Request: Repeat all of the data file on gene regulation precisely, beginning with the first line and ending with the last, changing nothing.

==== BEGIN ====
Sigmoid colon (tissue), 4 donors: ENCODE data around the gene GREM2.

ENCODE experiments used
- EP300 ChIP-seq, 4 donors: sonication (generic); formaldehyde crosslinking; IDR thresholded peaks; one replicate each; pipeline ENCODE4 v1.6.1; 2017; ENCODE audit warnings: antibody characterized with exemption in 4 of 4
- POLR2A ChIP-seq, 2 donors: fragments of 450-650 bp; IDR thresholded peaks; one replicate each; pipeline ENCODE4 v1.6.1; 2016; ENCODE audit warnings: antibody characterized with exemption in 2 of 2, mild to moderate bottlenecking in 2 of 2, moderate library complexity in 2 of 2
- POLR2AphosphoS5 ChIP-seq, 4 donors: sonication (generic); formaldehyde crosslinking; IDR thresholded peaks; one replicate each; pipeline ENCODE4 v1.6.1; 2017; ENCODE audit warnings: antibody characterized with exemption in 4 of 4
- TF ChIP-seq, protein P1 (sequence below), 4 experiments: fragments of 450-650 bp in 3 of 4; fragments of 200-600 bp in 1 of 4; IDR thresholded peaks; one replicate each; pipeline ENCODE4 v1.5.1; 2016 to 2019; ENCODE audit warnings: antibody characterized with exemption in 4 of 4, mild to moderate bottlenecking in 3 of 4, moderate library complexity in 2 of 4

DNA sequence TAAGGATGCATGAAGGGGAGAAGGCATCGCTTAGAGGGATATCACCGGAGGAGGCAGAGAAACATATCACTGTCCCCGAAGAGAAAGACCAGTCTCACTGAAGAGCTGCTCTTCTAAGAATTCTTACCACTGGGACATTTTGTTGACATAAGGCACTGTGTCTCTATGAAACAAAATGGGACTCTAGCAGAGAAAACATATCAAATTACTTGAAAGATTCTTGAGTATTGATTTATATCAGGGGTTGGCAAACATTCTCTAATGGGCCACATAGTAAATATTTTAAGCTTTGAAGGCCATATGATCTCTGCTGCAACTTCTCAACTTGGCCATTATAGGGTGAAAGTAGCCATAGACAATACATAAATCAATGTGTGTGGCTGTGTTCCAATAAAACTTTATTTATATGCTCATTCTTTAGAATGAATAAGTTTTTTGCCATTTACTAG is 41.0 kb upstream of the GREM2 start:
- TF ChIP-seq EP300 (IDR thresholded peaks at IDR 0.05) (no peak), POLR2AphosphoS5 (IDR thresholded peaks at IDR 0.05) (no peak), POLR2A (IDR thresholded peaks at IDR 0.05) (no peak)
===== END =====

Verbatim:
Sigmoid colon (tissue), 4 donors: ENCODE data around the gene GREM2.

ENCODE experiments used
- EP300 ChIP-seq, 4 donors: sonication (generic); formaldehyde crosslinking; IDR thresholded peaks; one replicate each; pipeline ENCODE4 v1.6.1; 2017; ENCODE audit warnings: antibody characterized with exemption in 4 of 4
- POLR2A ChIP-seq, 2 donors: fragments of 450-650 bp; IDR thresholded peaks; one replicate each; pipeline ENCODE4 v1.6.1; 2016; ENCODE audit warnings: antibody characterized with exemption in 2 of 2, mild to moderate bottlenecking in 2 of 2, moderate library complexity in 2 of 2
- POLR2AphosphoS5 ChIP-seq, 4 donors: sonication (generic); formaldehyde crosslinking; IDR thresholded peaks; one replicate each; pipeline ENCODE4 v1.6.1; 2017; ENCODE audit warnings: antibody characterized with exemption in 4 of 4
- TF ChIP-seq, protein P1 (sequence below), 4 experiments: fragments of 450-650 bp in 3 of 4; fragments of 200-600 bp in 1 of 4; IDR thresholded peaks; one replicate each; pipeline ENCODE4 v1.5.1; 2016 to 2019; ENCODE audit warnings: antibody characterized with exemption in 4 of 4, mild to moderate bottlenecking in 3 of 4, moderate library complexity in 2 of 4

DNA sequence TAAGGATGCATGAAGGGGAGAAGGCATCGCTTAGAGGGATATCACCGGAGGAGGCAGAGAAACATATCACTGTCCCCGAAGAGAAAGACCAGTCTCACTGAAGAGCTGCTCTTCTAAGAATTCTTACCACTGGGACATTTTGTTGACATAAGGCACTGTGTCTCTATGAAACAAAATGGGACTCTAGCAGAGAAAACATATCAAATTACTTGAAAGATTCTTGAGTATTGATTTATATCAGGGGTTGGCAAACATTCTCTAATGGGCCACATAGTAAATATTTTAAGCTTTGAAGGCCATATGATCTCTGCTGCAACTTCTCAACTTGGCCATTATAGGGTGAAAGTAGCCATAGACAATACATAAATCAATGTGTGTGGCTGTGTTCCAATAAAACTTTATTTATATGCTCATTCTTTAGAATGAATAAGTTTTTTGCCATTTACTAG is 41.0 kb upstream of the GREM2 start:
- TF ChIP-seq EP300 (IDR thresholded peaks at IDR 0.05) (no peak), POLR2AphosphoS5 (IDR thresholded peaks at IDR 0.05) (no peak), POLR2A (IDR thresholded peaks at IDR 0.05) (no peak)